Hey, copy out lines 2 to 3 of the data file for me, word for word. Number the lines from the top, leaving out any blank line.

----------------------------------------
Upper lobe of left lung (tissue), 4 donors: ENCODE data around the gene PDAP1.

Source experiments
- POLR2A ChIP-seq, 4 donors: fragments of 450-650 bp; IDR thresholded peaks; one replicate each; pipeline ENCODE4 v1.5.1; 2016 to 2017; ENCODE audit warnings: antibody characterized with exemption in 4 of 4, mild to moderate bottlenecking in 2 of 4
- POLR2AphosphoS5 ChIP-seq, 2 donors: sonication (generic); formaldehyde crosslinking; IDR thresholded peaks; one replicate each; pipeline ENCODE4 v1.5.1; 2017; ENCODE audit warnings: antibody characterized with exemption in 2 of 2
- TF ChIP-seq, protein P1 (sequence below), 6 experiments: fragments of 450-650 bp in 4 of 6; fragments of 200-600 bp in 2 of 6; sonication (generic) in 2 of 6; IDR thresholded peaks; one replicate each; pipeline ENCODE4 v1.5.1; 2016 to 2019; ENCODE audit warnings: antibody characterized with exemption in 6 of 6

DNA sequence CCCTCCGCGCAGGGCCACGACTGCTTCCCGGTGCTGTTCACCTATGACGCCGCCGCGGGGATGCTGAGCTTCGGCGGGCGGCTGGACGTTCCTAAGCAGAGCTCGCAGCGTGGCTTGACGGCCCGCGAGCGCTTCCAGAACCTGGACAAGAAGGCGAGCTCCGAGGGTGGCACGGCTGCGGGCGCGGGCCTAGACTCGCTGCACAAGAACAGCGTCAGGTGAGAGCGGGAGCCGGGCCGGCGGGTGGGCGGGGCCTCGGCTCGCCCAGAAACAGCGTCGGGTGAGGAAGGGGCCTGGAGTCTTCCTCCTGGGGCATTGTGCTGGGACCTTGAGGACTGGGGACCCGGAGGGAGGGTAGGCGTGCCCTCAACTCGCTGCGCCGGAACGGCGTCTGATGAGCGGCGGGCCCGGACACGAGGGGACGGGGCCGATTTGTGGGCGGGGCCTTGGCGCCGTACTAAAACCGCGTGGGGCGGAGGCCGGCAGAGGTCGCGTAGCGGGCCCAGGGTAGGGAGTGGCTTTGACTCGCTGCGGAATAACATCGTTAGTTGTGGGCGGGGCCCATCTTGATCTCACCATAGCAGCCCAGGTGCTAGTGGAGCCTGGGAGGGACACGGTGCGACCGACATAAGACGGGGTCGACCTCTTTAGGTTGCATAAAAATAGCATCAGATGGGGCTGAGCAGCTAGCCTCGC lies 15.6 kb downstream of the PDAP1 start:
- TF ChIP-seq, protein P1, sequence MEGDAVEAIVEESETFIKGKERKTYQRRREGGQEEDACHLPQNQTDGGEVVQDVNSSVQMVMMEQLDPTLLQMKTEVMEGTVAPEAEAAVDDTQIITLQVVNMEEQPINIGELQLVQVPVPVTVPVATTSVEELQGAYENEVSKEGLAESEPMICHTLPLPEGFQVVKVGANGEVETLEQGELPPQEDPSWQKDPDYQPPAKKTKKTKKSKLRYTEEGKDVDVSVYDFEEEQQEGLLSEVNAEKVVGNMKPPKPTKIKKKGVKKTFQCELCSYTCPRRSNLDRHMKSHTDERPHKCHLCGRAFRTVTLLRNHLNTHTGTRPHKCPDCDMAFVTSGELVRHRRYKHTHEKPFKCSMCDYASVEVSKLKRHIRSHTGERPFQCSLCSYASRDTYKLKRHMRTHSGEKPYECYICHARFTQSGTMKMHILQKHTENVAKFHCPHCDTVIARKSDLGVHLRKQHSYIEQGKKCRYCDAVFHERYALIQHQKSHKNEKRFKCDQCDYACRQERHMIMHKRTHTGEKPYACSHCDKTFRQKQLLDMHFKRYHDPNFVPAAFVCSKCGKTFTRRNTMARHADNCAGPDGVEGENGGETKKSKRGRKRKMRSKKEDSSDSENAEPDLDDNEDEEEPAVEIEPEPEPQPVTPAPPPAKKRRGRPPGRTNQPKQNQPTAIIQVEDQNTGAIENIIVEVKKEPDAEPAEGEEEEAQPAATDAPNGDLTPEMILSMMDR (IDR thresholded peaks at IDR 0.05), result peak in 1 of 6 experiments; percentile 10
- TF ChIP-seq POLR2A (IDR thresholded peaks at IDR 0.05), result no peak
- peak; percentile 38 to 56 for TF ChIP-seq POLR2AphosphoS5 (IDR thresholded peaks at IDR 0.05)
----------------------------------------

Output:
Source experiments
- POLR2A ChIP-seq, 4 donors: fragments of 450-650 bp; IDR thresholded peaks; one replicate each; pipeline ENCODE4 v1.5.1; 2016 to 2017; ENCODE audit warnings: antibody characterized with exemption in 4 of 4, mild to moderate bottlenecking in 2 of 4